BAYONNE, NJ - When the state issued its state of emergency on March 19 most people assumed Herbert’s Army and Navy Store would remain open as an essential service. Even Maria Provenzano-Upenieks was shocked when she was ordered to shudder her doors.
She was halfway between changing over stock from winter to spring. So, the front windows were half redecorated.
A mainstay in Bayonne’s business community since 1928, Provenzano-Upenieks, started as an employee there just after graduating from high school in 1974, eventually taking over the business entirely with her husband Kenneth "Skip" Upenieks 19 years ago. Skip passed away in 2018 and Maria has run it on her own since.
Of course, she was concerned about being forced to close. Business is tough even on good days especially with the mall down on Route 440, she told TAPinto Bayonne, but the quality merchandise she offers brings the shoppers back.
“I have a lot of loyal customers who know what I offer,” she said just days after finding out she’d be able to reopen.
“It’s wonderful that the store is reopening,” said Mayor Jimmy Davis, who called himself one of the store’s biggest fans, and said he was puzzled when the state did not declare them an essential service.
“Jimmy is one of our customers,” Maria said. “So, he knows what we offer here and how essential is to the community.”
She ran down a list of manufacturers, such as Carhartt and Timberland. “We have Levi’s that are made to last,” she said.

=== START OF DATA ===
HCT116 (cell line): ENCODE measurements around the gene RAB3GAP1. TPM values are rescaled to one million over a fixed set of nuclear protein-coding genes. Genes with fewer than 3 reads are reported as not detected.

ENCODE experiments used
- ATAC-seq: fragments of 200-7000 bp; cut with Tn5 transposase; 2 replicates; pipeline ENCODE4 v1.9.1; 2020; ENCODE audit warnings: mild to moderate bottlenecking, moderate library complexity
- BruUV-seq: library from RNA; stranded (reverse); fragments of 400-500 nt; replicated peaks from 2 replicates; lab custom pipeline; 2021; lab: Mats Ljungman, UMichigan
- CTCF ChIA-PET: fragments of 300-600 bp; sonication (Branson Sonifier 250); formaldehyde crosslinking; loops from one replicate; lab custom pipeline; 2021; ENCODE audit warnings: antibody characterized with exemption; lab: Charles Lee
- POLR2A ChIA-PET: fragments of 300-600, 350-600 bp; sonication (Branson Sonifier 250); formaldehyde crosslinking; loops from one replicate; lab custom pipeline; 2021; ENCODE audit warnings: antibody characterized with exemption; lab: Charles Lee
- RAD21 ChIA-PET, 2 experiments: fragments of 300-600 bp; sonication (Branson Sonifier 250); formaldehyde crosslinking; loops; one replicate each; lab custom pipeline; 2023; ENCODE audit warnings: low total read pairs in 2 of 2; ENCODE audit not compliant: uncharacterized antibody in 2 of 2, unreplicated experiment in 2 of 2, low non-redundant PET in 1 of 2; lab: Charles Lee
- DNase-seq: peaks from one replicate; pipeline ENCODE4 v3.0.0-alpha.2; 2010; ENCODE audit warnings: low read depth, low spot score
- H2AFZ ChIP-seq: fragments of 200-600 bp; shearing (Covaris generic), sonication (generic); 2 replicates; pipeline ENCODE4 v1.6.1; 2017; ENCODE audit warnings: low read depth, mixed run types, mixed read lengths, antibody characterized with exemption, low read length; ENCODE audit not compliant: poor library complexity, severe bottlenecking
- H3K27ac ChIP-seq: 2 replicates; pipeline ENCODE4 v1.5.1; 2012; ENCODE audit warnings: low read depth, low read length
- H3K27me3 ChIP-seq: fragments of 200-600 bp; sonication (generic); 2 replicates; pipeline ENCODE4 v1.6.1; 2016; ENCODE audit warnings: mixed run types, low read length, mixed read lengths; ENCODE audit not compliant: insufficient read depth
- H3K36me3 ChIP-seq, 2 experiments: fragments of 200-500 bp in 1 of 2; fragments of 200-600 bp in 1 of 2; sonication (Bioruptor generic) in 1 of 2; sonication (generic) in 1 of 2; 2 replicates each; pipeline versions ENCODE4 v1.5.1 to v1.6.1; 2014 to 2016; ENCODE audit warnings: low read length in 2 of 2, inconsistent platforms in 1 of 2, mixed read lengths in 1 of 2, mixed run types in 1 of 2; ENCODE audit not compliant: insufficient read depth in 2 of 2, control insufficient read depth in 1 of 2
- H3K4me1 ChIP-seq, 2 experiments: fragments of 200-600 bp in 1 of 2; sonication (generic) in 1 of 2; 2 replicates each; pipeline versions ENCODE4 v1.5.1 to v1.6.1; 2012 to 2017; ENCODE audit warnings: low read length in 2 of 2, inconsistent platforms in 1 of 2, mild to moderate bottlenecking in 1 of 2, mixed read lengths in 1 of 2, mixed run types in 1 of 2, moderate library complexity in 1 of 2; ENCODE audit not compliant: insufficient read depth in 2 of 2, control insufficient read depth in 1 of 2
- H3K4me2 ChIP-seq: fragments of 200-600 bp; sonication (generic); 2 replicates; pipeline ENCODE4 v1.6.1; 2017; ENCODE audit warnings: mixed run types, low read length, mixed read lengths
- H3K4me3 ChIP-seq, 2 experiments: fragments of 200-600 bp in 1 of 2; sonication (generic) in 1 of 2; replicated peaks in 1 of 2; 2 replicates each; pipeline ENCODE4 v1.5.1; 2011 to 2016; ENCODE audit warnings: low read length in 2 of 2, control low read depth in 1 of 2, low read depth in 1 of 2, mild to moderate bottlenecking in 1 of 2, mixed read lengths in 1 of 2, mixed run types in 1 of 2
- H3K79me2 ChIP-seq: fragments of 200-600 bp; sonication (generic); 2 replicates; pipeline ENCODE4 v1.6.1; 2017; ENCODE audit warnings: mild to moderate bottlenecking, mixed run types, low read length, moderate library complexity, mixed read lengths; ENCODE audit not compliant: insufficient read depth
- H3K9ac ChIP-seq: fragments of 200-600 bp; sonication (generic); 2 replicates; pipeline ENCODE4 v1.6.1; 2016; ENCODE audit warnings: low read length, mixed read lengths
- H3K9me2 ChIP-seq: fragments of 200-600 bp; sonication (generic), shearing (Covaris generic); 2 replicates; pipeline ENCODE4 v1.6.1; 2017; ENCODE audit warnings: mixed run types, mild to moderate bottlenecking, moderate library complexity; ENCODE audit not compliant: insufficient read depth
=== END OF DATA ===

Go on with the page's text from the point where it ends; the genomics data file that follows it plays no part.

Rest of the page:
Her products also include workwear – such as uniforms for many of the companies along the waterfront – as well as footwear, casual wear, and most recently safety gear to provide protection against the spread of COVID-19. “We have good masks,” she said. “And we have this all over protection that can be used for other situations such as painting.”
She shows a package of a durable yet lightweight plastic suit, a kind of hazmat suit, but one that can be slipped on and off easily.
Recognizing a need to diversify from a previous stock that relied almost solely on outdoor and work clothing, they also became an authorized dealer of school uniforms, which, unfortunately, Maria said, she won’t be able to sell until September when schools hopefully reopen.
The store will have limited hours at first 10 a. m. to 6 p.m. Monday through Saturday, but Maria has a lot of work to do, changing stock to fit the upcoming season and to finally finished redecorating the window she started to decorate in March. “People have been coming in to wish us luck” Maria said. “We don’t get crowds and maintain social distance. But our customers will return because they know what we offer.”
“I’m doing best to bring back business,” she said. “We have the best customers in the world.”
For his part, Davis, who plans on introducing a blueprint for Bayonne’s return to business in early June, said that he is continuing to work to get more reopenings. “I spent a good part of my four years in office trying to build back up the business community along Broadway,” he said. “Then, we got with COVID-19.”
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